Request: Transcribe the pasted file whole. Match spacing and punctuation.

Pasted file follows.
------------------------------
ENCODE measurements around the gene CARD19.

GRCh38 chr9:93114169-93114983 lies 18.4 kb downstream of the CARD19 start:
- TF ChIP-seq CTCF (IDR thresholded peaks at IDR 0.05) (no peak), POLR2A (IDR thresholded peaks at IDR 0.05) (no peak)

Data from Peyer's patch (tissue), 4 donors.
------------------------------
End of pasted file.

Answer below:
ENCODE measurements around the gene CARD19.

GRCh38 chr9:93114169-93114983 lies 18.4 kb downstream of the CARD19 start:
- TF ChIP-seq CTCF (IDR thresholded peaks at IDR 0.05) (no peak), POLR2A (IDR thresholded peaks at IDR 0.05) (no peak)

Data from Peyer's patch (tissue), 4 donors.